Offences Against Children
Sections 5 to 15 of the 2003 Act contain offences related to children, which are divided into two categories. Firstly, offences related to children under the age of 13 and secondly, offences related to children between 13 and 16 years old.
The first three sections (5,6 and 7) replicate sections 1,2 and 3 of SOA; namely, section 5 provides for the rape of a child under 13, section 6 is about assault of a child under 13 by penetration, and section 7 defines sexual assault of a child under 13. The major differences from the adult provisions are that there is no question of consent – a child under 13 years old is not considered by law to consent to any sexual activity – and there can be no reasonable belief in consent by the defendant. The offence is one of strict liability in relation to age. It is irrelevant whether the child consented or instigated the act, and it is also irrelevant how old the person looks.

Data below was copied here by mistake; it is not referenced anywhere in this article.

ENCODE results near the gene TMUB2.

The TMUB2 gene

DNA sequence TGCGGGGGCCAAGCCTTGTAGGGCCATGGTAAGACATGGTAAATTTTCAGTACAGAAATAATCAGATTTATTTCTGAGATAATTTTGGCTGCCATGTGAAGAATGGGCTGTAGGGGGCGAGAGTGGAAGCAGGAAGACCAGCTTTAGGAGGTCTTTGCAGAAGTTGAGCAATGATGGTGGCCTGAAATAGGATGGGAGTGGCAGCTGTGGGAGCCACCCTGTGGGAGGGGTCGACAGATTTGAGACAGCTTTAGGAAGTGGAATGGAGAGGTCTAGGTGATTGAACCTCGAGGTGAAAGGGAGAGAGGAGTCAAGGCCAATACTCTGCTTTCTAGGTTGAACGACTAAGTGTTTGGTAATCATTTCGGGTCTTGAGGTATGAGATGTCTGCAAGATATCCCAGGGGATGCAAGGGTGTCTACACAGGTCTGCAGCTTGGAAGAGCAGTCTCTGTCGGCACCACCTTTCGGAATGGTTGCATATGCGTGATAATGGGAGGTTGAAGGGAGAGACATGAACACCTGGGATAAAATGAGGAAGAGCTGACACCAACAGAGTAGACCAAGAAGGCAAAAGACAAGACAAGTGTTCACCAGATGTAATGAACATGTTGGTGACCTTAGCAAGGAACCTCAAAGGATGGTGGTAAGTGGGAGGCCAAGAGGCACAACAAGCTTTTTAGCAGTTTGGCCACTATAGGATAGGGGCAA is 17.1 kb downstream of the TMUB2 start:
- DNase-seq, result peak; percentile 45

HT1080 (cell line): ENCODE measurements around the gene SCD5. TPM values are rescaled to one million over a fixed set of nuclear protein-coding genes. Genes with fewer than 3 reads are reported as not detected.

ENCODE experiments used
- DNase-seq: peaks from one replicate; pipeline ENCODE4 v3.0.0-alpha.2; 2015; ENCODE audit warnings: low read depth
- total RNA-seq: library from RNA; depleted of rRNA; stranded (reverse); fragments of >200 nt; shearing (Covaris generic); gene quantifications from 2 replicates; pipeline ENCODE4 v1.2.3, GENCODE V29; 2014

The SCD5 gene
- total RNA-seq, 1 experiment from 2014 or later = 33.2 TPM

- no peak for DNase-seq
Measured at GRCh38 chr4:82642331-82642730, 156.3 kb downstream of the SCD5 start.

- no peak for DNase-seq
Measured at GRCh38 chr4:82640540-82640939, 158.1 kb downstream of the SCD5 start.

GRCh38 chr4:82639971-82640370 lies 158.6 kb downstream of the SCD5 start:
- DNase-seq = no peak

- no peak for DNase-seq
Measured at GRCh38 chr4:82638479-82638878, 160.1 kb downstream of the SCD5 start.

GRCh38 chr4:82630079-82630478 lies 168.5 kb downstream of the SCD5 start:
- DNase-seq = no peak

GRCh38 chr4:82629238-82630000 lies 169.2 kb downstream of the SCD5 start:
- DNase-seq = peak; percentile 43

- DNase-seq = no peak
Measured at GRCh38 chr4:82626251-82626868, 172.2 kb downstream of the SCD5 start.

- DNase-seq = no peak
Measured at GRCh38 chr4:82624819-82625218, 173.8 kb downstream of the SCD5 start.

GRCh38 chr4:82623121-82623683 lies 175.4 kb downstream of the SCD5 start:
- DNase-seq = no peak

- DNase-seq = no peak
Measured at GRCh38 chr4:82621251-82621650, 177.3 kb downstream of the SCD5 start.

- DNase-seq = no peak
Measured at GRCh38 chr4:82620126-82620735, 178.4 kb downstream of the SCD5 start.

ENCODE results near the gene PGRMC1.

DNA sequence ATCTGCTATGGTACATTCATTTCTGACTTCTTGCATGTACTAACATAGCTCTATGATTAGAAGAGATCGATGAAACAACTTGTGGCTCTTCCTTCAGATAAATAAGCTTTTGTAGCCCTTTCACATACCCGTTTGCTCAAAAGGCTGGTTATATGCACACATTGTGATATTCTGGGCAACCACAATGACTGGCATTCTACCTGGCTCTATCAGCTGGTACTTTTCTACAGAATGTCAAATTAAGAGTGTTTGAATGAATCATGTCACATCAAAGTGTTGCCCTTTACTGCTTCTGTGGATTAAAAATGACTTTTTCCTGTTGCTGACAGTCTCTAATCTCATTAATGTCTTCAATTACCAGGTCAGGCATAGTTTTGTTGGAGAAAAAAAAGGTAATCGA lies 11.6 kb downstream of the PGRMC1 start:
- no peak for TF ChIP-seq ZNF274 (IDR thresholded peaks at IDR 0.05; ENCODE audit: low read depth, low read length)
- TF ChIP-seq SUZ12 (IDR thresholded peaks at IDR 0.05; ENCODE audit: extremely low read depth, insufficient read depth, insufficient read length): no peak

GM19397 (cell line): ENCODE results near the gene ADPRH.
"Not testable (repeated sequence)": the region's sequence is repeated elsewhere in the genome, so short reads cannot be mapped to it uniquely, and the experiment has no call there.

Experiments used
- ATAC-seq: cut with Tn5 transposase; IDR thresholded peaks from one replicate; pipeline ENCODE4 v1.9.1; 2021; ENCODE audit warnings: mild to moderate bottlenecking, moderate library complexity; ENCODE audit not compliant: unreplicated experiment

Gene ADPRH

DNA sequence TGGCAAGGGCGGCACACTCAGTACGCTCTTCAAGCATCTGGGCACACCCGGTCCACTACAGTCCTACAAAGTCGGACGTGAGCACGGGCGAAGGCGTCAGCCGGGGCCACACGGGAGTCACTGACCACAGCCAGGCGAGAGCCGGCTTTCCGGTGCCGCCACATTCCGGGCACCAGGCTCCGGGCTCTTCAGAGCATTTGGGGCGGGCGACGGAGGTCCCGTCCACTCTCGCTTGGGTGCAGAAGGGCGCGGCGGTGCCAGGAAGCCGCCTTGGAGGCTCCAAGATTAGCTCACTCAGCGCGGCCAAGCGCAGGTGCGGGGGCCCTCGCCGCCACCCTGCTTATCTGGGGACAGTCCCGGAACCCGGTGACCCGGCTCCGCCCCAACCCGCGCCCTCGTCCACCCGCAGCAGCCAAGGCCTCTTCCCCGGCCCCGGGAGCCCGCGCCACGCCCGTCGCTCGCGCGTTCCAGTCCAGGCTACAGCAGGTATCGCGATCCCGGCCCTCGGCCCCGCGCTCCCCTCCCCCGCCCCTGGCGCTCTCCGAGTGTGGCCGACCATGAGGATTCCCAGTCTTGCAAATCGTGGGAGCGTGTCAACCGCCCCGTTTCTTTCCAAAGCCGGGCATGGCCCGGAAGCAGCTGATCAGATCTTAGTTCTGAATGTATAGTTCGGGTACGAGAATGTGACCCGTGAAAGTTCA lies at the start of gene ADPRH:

The second category relates to children between the ages of 13-16, provided in sections 9-15. Under these offences, the defendant may raise the defence that they reasonably believe the child to be over 16 years old. What is considered reasonable is for the jury to decide.
Specifically, section 9 of the SOA 2003 provides:
“A person aged 18 or over (A) commits an offence if –
- he intentionally touches another person (B),
- the touching is sexual, and
- either –
B is under 16 and A does not reasonably believe that B is 16 or over, or
B is under 13.”